How to Lose Money Fast!

Many financial decisions are time-related and many fail to review what they have in place and often continue spending money on solutions that do not work. A Financial Health Check begins the process of identifying “roadblocks” and unlocking potential.

Common pitfalls are:

  • Not starting money management early enough. The difference between a person with $40,000 income saving into a Kiwi Saver at 4% + 2% employer contribution over 20 and 30 years is $172,160!
  • Not reducing your mortgage faster. A mortgage is vital for most people. It is a debt and a product of a bank. Banks want to sell more product! You need to get out of debt as fast as you can, de-risk your life and grow your wealth. The less debt you have the less interest you pay and the less insurance you need.
  • Not being in the right KiwiSaver Fund. When selecting the right Kiwi Saver Fund account should be taken of your total financial situation. The Financial Health Check will begin that process. You may be in a consistently underperforming fund or in one that does not align to your investor profile and personal situation. The FHC will help you decide what is your investor profile.
  • Not doing anything! It is unlikely that a person reading this will be this type of person. The initiative has already been taken to get this far! The NZ Super retirement “safety net” is just that and retirement is a long time – 25 years?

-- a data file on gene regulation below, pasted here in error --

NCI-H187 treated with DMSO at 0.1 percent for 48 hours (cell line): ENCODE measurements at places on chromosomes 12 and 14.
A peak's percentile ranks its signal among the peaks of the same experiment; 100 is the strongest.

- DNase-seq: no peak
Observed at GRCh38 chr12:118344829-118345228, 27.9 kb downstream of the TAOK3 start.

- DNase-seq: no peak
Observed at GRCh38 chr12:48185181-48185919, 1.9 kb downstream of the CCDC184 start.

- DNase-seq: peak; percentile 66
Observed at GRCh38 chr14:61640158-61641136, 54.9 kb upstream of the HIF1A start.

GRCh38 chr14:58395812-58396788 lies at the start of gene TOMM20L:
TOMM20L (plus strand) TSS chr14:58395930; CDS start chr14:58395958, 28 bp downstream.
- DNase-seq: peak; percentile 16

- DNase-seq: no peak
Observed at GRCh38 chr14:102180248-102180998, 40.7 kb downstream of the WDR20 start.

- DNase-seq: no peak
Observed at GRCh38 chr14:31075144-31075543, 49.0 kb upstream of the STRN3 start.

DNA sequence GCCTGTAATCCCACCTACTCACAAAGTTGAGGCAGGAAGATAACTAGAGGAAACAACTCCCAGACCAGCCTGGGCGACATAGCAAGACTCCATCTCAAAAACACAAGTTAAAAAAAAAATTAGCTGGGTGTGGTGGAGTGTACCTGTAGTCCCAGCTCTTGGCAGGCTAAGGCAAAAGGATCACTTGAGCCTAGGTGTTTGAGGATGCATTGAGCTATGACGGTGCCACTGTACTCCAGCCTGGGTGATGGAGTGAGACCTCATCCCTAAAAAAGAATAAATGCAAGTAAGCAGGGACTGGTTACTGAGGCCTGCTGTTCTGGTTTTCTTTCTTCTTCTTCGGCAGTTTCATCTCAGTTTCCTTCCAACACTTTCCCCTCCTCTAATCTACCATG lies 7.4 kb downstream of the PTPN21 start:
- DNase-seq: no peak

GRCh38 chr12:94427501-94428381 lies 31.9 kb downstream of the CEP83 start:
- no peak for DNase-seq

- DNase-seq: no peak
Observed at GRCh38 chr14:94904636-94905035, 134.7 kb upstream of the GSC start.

• Not mending the “leaky spending bucket”. Ironically this applies to busy people on good salaries. Finding it hard to see where the money is going? Not having a review of spending is a great way to self harm yourself financially. There is a lot of psychology at work here. Not honestly and openly addressing this can harm both finances and relationships.
  • Not diversifying Investments and taking too much Risk. Risk is a part of living. Nothing is certain as they say only death and taxes! But risk can be identified and managed. It is just a case of being informed and sensible.
  • Not taking advice on Personal Financial Planning. Trustees and Estate Managers are required to exercise “fiduciary care” to be “prudent” on behalf of those they act. Individuals are free to do as they wish. Historically, and still significantly today, Financial Services have used commissions as a way of providing a service. Until recently this has not always had a top-level of transparency. This was because consumers did not see the value and sometimes they did not get value, just a product. We would estimate that 10% of consumers now are much smarter and can see that building a financial future requires not just building material but a financial architect. I am grateful to have survived the Christchurch Earthquake in my 14 level office building because it was built to Code! An independent advisory is able to focus better on advice (design).

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